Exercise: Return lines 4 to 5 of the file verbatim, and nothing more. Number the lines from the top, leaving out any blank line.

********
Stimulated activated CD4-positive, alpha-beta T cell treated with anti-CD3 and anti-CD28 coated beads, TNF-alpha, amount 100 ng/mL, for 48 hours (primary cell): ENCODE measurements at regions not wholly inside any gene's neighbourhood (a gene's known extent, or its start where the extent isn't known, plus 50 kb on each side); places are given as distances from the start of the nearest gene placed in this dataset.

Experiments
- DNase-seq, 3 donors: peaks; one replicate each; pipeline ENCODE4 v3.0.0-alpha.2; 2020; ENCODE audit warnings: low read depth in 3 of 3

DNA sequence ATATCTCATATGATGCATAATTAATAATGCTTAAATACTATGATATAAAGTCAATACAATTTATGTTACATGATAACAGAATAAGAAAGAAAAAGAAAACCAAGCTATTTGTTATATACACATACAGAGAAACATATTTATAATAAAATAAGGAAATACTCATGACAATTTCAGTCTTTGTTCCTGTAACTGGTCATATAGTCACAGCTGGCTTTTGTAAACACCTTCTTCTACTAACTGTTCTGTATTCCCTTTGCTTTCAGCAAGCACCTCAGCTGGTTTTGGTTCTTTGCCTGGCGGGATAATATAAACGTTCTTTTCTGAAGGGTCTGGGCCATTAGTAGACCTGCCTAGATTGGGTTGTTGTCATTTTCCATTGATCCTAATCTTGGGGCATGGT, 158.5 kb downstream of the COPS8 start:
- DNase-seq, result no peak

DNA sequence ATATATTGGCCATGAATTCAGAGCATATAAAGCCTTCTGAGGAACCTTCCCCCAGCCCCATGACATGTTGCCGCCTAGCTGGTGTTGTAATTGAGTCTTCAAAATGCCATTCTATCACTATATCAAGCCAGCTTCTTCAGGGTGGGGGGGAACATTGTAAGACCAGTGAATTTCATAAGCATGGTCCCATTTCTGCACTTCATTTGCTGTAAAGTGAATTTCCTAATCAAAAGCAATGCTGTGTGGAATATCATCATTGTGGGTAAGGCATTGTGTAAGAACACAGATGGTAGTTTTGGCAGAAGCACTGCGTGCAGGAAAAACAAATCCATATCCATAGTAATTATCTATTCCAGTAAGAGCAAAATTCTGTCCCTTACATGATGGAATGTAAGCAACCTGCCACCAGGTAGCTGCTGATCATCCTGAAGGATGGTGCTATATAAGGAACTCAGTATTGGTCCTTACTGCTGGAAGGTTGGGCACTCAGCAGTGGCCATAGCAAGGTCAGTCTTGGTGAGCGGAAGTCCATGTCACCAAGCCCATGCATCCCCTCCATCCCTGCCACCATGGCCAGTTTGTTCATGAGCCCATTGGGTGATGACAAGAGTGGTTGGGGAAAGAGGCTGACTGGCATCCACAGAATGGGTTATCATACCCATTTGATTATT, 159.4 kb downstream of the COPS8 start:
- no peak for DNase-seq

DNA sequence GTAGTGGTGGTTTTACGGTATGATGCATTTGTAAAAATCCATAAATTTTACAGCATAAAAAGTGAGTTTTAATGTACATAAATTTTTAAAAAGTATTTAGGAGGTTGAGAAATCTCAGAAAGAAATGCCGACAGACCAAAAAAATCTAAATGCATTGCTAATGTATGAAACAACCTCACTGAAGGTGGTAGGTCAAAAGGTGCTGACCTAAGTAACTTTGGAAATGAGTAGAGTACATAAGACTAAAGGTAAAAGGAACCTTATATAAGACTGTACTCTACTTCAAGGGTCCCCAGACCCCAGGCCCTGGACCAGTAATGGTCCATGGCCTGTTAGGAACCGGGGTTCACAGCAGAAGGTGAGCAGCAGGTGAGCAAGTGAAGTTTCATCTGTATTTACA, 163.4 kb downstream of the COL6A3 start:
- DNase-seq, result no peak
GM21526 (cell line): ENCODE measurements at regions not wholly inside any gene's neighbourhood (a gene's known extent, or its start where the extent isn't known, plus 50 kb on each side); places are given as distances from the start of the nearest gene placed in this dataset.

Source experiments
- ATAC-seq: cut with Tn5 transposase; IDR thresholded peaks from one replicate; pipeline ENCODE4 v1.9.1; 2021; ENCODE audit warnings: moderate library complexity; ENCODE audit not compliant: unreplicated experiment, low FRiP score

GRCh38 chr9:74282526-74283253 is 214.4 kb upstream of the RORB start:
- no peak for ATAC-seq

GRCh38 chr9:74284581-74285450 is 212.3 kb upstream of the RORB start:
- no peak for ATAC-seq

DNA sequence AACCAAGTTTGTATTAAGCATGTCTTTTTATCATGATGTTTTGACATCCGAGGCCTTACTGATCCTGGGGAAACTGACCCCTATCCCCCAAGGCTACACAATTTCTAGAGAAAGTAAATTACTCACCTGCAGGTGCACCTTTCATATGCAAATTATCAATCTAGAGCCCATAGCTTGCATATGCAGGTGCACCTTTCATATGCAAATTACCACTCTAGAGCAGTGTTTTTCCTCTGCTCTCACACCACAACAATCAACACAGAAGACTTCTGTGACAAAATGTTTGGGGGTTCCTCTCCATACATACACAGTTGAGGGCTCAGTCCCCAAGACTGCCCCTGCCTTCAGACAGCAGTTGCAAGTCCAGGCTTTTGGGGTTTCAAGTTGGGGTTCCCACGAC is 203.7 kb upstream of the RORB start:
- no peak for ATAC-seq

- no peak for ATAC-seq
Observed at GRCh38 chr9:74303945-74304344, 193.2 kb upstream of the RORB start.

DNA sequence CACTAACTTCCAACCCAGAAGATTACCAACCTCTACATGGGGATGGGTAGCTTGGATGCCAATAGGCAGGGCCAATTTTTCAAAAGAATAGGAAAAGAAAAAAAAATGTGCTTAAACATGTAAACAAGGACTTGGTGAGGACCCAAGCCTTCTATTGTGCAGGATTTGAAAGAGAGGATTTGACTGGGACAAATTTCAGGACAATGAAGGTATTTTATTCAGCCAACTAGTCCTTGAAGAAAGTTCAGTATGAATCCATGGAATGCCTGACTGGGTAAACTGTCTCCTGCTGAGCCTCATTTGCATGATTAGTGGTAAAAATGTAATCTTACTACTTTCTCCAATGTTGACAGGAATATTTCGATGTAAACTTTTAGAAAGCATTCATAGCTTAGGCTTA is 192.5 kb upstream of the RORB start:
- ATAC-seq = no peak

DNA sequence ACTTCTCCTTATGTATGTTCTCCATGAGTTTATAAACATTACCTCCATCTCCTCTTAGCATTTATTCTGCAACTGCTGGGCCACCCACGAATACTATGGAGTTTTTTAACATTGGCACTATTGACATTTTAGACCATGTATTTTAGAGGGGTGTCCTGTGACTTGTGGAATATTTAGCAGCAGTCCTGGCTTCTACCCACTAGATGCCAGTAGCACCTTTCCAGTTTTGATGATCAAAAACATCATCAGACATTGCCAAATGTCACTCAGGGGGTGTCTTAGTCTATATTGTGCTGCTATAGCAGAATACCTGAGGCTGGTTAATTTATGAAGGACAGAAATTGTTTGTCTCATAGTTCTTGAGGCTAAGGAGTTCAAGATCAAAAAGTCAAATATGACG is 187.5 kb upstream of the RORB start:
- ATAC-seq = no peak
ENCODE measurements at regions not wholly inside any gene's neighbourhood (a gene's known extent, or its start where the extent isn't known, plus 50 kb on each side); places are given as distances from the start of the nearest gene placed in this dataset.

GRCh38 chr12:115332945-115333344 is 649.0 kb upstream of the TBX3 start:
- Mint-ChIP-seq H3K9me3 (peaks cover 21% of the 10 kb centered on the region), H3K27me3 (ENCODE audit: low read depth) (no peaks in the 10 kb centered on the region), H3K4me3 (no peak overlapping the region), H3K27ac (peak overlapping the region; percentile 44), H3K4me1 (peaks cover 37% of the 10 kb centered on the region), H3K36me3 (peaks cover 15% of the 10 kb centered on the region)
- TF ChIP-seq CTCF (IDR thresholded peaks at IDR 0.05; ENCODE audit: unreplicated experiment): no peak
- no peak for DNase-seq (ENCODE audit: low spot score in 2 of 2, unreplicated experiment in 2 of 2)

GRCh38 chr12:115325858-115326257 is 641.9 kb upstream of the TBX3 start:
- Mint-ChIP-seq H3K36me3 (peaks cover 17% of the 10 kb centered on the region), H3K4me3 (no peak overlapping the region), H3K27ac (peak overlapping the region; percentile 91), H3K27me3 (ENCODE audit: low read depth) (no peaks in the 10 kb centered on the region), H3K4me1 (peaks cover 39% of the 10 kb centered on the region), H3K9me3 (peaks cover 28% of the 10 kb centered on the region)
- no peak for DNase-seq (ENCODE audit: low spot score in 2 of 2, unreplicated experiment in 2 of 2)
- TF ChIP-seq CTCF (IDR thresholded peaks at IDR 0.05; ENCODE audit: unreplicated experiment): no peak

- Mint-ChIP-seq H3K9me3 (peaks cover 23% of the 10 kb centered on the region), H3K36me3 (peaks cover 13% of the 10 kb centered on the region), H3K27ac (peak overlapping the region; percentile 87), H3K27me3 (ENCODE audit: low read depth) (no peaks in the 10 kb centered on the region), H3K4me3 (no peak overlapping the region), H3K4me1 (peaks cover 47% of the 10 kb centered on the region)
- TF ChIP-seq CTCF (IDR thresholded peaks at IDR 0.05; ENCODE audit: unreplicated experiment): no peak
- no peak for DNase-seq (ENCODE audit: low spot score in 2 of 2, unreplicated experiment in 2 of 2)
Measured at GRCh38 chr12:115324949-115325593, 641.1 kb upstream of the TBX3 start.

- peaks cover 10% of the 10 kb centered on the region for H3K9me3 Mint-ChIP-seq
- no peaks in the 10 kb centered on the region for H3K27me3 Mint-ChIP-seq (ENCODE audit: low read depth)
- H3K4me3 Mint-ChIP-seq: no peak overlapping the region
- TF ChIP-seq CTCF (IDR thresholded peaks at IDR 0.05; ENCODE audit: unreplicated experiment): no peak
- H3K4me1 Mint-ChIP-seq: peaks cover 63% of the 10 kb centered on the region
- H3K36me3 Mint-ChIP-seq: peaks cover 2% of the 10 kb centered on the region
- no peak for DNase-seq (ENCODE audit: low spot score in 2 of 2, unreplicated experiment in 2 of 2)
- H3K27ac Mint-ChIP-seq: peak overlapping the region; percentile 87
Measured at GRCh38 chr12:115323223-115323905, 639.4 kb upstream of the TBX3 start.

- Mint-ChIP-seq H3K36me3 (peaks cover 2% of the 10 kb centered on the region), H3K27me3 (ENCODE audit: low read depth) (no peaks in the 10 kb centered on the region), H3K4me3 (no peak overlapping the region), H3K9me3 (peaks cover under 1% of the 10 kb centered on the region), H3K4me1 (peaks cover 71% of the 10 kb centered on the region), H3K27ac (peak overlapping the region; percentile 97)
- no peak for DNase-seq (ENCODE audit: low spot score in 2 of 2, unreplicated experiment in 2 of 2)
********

DNA sequence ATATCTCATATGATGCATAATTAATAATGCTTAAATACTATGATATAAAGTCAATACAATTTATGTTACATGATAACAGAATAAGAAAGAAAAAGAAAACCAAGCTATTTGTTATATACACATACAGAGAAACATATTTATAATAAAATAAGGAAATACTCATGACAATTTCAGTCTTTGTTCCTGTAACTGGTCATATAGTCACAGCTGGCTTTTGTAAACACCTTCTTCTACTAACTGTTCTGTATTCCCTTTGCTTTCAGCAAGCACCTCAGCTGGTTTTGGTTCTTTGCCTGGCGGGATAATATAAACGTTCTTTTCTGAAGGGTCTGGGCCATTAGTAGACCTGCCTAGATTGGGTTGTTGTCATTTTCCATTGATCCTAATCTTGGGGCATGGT, 158.5 kb downstream of the COPS8 start:
- DNase-seq, result no peak